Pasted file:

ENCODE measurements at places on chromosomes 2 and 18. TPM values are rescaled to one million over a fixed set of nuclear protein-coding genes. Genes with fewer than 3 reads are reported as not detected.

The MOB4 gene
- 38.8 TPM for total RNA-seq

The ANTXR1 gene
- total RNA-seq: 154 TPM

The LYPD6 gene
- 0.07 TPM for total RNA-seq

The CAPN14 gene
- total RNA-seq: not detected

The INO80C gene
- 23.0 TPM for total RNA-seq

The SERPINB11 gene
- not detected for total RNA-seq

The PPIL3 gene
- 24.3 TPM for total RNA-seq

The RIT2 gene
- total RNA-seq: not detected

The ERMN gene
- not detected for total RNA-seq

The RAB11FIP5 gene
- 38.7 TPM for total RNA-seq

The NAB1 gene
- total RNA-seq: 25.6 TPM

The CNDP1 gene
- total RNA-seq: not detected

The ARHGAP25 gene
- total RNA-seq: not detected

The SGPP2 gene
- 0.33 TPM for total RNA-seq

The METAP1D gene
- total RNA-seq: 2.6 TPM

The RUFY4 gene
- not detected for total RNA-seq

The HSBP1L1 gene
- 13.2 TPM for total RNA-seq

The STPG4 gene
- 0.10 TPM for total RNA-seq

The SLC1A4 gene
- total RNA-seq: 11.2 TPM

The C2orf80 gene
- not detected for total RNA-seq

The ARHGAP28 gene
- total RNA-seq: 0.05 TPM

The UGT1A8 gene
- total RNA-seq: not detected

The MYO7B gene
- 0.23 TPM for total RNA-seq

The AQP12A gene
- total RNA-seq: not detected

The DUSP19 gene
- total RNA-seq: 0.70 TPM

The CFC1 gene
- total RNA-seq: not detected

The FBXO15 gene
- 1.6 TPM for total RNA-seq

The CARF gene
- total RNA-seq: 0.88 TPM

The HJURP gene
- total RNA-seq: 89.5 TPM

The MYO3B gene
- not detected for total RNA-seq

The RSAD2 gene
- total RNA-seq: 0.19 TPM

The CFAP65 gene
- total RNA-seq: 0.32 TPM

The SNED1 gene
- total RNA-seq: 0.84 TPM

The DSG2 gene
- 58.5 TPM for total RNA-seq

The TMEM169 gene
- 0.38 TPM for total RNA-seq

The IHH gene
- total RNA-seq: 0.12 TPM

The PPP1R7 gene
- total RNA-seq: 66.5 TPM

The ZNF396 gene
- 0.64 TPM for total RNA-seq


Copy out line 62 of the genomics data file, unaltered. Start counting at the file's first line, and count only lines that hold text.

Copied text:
The RSAD2 gene